Although not universal, it is common for autistic people also to have difficulty regulating their emotions. This can take the form of “immature” behavior such as crying in class or verbal outbursts that seem inappropriate to those around them. The autistic individual might also be disruptive and physically aggressive at times, making social relationships still more difficult. They have a tendency to “lose control,” particularly when they’re in a strange or overwhelming environment, or when angry and frustrated. They may at times break things, attack others, or hurt themselves. In their frustration, some bang their heads, pull their hair, or bite their arms.
It is a difficult and emotionally painful disorder, for both the children afflicted … who live seemingly trapped and detached in their closed world … and for their parents … who, often anticipating the warm love and emotional give-and-take of parenthood, instead struggle to understand and care for children with whom emotional reciprocation is, at the best distant, and at the worst, nonexistent.
Since college Tracy Woodall had felt her calling was to make a difference in the lives of autistic children. And in the aftermath of 9/11, rather than consider the idea of an autism-related foundation lost, she instead saw hope. From a Dallas Morning News profile on Tracy:
Holding her new daughter, Pierce, in the delivery room, she knew she had to pull herself out of that hole.
“With the grief, it was all very black. I couldn’t see any future,” Mrs. Woodall says. “But right then, I knew I could no longer be an angry, sad person. I had to do whatever I had to do to be happy again.”
She vowed then to combine her dream of working with autistic kids with a commitment to keeping Brent’s memory alive.
Stealing moments between changing diapers and late-night feedings, Mrs. Woodall started putting together a nonprofit foundation in his name.
And with that resolve to create good from evil, the Brent Woodall Foundation for Exceptional Children was born. The foundation aims to help the youngest children suffering from autism, but with an intelligent twist: in addition to working directly with autistic children, the foundation also trains the parents of foundation children in how to better care for their children once the foundation counselors have left. From the mission page at the foundation website:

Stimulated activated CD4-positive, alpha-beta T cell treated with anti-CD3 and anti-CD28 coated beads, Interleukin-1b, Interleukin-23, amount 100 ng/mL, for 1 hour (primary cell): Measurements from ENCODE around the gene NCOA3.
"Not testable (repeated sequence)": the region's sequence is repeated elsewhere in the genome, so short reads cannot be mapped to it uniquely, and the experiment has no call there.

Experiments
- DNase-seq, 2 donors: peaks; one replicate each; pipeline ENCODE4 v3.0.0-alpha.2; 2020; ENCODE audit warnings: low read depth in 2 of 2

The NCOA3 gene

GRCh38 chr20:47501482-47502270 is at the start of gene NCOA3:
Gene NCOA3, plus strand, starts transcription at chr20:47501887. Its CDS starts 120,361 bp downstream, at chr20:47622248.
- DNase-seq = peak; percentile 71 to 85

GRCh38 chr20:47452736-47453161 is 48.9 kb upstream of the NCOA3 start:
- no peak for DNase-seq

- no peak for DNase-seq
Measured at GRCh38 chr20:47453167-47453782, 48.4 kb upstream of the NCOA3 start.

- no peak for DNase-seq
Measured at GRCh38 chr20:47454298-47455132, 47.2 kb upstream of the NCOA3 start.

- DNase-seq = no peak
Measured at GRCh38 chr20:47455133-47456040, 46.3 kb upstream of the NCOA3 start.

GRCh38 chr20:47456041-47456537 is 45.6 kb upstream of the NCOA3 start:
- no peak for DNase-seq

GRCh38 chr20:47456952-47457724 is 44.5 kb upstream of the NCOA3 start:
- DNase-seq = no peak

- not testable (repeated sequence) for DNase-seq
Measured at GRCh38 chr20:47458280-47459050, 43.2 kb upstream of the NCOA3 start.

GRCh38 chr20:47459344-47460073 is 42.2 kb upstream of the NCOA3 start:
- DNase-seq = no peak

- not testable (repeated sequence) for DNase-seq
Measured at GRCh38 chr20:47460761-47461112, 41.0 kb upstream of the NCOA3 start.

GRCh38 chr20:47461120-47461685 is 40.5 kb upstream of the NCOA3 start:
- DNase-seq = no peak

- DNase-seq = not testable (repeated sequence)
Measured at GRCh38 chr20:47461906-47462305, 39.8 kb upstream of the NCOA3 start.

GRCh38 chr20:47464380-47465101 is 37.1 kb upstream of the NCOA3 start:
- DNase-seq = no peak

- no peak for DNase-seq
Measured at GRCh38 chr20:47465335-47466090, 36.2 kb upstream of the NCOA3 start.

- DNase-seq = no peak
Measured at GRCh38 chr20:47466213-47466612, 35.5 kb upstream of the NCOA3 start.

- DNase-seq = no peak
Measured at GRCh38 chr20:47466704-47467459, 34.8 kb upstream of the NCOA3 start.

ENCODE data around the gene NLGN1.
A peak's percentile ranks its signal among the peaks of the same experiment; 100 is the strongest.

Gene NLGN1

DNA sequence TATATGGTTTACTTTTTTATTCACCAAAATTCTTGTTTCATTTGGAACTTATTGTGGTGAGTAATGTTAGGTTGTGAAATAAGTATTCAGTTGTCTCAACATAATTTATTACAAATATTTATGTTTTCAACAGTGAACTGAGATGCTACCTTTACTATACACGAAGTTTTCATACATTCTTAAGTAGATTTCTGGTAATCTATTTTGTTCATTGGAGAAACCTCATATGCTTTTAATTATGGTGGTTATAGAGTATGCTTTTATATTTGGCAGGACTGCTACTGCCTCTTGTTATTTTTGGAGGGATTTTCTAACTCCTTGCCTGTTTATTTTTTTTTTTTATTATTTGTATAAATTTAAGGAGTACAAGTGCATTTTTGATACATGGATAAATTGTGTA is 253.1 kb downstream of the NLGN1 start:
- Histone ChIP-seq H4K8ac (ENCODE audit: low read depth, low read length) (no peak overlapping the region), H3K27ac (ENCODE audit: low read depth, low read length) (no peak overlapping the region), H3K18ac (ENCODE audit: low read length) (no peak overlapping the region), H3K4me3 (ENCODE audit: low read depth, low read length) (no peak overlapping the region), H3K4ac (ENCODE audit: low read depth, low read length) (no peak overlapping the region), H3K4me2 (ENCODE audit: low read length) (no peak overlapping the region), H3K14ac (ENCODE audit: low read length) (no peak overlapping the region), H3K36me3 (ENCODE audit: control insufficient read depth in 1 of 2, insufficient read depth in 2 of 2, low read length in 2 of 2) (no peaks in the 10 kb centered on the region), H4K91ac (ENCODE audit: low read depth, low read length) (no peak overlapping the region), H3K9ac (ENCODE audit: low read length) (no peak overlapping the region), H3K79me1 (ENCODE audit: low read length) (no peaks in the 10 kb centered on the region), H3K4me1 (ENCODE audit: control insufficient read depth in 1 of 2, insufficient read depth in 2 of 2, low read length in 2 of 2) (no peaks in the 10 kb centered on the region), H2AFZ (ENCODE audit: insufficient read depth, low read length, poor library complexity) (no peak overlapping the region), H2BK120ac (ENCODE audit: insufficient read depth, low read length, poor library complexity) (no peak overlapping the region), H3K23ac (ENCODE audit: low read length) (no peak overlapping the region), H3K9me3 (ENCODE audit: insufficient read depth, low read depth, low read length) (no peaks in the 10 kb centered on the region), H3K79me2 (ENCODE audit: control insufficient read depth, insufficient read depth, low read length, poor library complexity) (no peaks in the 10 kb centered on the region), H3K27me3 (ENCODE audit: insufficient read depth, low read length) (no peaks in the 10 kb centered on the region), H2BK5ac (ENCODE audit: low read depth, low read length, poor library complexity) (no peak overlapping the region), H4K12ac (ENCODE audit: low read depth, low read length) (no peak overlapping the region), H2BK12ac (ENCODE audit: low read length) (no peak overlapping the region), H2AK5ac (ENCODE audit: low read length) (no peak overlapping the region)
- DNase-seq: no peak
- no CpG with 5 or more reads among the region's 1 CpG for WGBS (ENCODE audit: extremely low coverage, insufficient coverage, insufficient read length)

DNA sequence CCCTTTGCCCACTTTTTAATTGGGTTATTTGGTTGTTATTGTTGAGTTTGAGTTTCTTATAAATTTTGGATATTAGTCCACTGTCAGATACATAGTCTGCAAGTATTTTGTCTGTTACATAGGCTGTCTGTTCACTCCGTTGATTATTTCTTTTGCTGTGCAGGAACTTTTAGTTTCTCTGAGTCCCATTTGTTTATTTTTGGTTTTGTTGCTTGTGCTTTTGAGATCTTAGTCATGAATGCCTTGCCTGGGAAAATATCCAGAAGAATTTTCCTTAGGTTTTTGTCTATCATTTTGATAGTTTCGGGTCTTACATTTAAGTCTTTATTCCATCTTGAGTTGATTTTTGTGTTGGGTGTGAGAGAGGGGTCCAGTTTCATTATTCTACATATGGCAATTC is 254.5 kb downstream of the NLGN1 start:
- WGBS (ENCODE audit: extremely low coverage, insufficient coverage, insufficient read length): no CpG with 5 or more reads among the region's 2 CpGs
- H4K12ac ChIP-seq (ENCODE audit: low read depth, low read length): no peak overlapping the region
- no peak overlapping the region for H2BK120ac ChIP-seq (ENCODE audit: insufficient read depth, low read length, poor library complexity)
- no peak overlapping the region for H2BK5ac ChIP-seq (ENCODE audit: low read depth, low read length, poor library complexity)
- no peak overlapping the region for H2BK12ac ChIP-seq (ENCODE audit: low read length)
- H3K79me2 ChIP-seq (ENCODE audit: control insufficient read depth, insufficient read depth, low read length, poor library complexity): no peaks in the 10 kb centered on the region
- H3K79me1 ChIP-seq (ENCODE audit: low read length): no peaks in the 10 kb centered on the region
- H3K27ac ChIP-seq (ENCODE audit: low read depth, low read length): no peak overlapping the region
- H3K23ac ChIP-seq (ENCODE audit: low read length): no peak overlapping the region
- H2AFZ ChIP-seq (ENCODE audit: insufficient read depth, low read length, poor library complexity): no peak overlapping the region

Since it is not realistic for the Foundation to provide even modest financial and hands-on technical assistance to all of the families affected by autism, even in the US, the Foundation focuses on a two part plan, with both prongs aimed primarily at the youngest children with autism.
In working with autistic children it is crucial to begin providing proper care, nutrition and technical assistance at the youngest possible age. The greatest impact on such children can be made by age six, and unfortunately it is difficult to diagnose in most cases before eighteen months of age. By working with these children the Foundation can provide the greatest benefit to the most people with any given amount of funding to the Foundation, and also train parents at an early and vulnerable stage how to be more self-sufficient and ask better questions of caregivers.
Both components of the Foundation’s strategy build not only on the expertise of Tracy Woodall and the platform she has developed, but also on the Foundation’s learnings from working under the most difficult conditions with Romanian orphans in an institutional setting inside their own country at Cristi’s Outreach Foundation.
The foundation has already had an impact: on the odds for a reasonable life for autistic children in Romanian orphanages, and on the functional lives of children in the United States … children like Katie Lowe. Part of her story:
Jill Weynert and Christine Lopez, ABA Specialists from New York and ABA consultants for the Brent Woodall Foundation for Exceptional Children, arrived in Cleveland June 10th after a long work day. I met them at the airport and took them to their hotel. Their enthusiasm was contagious and for the first time since I found out my daughter had autism, I found myself believing that my daughter really would be able to do the things other children can do.
Jill and Christine arrived at our home early the following day and began working with Katie immediately. They assessed her skills and later in the day began working with Katie using the ABA techniques. The changes in Katie were immediate! Many parents mark the major milestones in their child’s life: when she first crawled, walked, said her first word. For the first time in her life, Katie was making a real connection with people around her! That was the biggest milestone! Her smile brightened and she was responding to questions and interacting. That afternoon, she asked her twin brother to play with her for the first time! I just stood there and watched as the tears just ran down my cheeks. We realized that day that Katie’s potential was limitless!